I LOVE LOVE LOVE libraries and bookstores. My dad would take me and my younger sister to the bookstore when we were younger (RIP Borders) and we would roam for what seemed like hours, discovering all kinds of books and adventures. So every time I pass a bookstore in Korea, my first instinct is to geek out, before quickly realizing that there are probably no English books other than the tween type (nothing wrong with Harry Potter and Diary of a Wimpy Kid, but…been there, done that).
I recently heard about a new “library” with over 50,000 books opening in Seoul’s COEX mall, and wondered/hoped that I could find some English books. Well, let’s not bury the lede here—there are no English books, BUT there are some English magazines #smallwins. But let me explain a few things first.
How to get there:
Seoul subway line 2 (green line) to Samseong Station, exit 6. Walk straight and follow the signs to the COEX. Eventually you will come across the Starfield Library, which is in the center of the mall in a huge open area.
Now, if you’re like me, you understand the word “library” to mean you can borrow books, take them home, and bring them back in a few weeks, right? Unfortunately, that is not the case at the Starfield Library. You can technically borrow books—but you can’t leave with them. Instead, you’re invited to sit down in one of the many seating areas (or even the enclosed cafes) and read to your heart’s desire. When you’re finished, you place your book on a “book return” cart before heading out. Not quite what I expected, but nonetheless, the place was packed with other curious book-lovers/selfie-junkies.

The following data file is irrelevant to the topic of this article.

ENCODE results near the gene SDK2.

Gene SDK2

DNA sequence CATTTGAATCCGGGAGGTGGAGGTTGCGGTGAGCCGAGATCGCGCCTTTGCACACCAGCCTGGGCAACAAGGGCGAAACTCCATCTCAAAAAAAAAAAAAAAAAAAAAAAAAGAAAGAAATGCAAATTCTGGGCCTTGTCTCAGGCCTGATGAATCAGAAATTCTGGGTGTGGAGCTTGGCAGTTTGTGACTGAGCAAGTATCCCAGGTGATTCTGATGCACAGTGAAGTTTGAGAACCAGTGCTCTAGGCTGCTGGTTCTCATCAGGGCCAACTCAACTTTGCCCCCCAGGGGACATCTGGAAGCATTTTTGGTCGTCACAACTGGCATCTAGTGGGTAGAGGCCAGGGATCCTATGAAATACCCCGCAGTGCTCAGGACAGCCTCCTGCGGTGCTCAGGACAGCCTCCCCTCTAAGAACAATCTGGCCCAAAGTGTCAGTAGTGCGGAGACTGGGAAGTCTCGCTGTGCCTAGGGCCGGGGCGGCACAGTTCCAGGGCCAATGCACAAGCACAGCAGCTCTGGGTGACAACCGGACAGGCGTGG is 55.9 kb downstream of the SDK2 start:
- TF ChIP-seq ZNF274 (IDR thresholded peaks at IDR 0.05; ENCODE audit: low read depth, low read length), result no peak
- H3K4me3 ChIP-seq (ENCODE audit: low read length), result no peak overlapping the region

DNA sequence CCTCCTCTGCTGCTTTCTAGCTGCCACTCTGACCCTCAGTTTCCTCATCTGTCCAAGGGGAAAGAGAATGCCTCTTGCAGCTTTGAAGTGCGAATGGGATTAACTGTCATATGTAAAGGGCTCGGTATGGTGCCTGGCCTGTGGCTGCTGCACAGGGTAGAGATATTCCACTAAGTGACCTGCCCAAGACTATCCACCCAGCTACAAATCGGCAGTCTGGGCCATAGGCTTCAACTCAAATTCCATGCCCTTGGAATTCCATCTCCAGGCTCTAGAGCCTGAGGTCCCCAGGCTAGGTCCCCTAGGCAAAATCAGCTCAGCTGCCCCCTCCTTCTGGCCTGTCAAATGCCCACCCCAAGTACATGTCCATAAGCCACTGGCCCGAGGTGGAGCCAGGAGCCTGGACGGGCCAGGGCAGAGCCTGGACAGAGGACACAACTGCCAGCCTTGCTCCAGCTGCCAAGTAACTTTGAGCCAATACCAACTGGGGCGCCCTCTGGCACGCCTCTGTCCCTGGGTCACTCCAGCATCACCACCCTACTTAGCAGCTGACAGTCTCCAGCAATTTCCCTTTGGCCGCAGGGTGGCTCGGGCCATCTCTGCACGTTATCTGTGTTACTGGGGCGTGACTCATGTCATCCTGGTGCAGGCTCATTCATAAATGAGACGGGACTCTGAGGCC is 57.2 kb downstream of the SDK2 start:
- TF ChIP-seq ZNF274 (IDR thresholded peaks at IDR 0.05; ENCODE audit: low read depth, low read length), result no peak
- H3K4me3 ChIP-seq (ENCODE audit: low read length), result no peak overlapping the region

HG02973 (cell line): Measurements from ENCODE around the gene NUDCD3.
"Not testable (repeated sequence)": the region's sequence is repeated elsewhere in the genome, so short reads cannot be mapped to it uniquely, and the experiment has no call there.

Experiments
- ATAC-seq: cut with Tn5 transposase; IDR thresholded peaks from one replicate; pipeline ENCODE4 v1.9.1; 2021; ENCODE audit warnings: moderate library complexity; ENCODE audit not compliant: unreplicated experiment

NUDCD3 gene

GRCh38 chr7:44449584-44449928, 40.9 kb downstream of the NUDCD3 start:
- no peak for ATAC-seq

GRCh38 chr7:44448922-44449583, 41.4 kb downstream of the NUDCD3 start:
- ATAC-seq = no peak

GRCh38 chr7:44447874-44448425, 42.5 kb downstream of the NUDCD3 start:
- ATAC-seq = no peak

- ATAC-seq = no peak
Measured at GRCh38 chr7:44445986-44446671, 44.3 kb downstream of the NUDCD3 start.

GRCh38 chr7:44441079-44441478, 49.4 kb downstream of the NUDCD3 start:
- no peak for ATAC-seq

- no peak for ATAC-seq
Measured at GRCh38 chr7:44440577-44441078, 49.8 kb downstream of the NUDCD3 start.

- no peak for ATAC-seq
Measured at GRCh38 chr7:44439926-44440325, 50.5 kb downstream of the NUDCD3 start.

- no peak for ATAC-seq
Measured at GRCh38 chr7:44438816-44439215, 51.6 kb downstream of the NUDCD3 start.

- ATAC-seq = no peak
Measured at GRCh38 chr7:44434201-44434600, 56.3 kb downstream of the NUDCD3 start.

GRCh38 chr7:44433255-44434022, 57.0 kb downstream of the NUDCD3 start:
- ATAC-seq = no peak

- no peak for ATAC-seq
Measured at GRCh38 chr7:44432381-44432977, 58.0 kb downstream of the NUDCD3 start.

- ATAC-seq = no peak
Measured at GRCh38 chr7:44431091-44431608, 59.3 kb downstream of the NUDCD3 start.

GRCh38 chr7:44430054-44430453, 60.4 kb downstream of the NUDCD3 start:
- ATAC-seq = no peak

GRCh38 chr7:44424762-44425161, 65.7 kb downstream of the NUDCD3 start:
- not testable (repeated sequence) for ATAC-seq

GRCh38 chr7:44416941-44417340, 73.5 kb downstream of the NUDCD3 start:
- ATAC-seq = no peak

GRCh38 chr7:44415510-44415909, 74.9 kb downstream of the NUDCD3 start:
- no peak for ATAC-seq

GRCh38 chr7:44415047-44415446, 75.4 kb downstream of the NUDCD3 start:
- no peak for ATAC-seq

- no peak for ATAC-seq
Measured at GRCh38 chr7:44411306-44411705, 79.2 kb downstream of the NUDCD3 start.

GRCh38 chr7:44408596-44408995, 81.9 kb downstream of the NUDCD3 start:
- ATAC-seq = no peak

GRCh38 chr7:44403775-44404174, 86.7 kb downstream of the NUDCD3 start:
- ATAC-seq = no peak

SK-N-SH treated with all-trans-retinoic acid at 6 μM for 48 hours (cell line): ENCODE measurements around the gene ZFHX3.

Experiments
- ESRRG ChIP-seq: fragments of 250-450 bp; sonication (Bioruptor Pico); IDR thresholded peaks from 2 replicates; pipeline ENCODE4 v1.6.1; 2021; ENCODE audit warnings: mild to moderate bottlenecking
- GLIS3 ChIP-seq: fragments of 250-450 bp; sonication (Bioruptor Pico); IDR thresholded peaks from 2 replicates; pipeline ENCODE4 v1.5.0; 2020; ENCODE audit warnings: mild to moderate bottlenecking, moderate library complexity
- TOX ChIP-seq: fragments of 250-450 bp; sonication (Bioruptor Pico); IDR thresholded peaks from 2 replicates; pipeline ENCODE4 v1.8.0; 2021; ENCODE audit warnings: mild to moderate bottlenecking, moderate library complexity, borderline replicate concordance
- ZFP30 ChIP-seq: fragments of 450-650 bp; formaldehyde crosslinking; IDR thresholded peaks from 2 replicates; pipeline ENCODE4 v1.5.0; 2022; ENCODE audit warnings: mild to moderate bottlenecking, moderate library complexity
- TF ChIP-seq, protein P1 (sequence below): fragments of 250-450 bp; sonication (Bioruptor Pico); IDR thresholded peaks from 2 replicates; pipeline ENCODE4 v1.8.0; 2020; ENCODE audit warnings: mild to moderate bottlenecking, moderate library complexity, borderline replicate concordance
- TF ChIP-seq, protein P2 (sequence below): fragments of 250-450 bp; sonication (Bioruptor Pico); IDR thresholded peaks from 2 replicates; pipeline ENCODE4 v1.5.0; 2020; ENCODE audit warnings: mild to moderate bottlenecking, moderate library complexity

You can take all the books you want and sit and read to your heart’s content.
Tablets are provided to help you search for books.
The only English media I could find was in the magazine section, where they also had magazines in Japanese, French, and other languages. I grabbed the only two (THE ONLY TWO) with brown faces. I miss my magazine subscriptions so much man. I enjoy reading them on lazy afternoons or long bus rides, so I didn’t enjoy them as thoroughly as I would’ve liked since I didn’t have a limitless amount of time. Still, I guess it’s better than paying 15,000 won a pop at What The Book (a popular English bookstore in Seoul).
A funny thing—Korea, forever about image, did have some seemingly English books…turns out, they were fake! Just hollow books glued to shelves for decoration. I had to laugh at that. Oh Korea.
There was a cute little cake shop on the second floor of the library, and it’s hard to find regular cake in Korea so I snagged some to share with Eric for later. I got a slice of carrot cake, cherry cheesecake, and red velvet cake. Carrot cake was a win, cheesecake was a bit dry, and Eric said the red velvet was pretty decent (but nothing like Grandma Dorothy’s. High expectations there). You can take your borrowed books in here, too.
Overall, if you can read Korean and have time to spare, this place is fantastic. I still think it’s misnamed as a “library” but once again, if you have the time and want to preview a book before buying it (somewhere else…), I guess it’s a useful concept. I recognized a lot of English titles that had been translated to Korean; unfortunately, I did not see any English or non-Korean section. Kind of a missed opportunity in a city with so many English speakers, but then again there’s no profit being made so no losses?
If you visit and find English books, please let ya girl know! If you can read Korean and visit the library, what do you think about it? Are other “libraries” in Korea similar to this?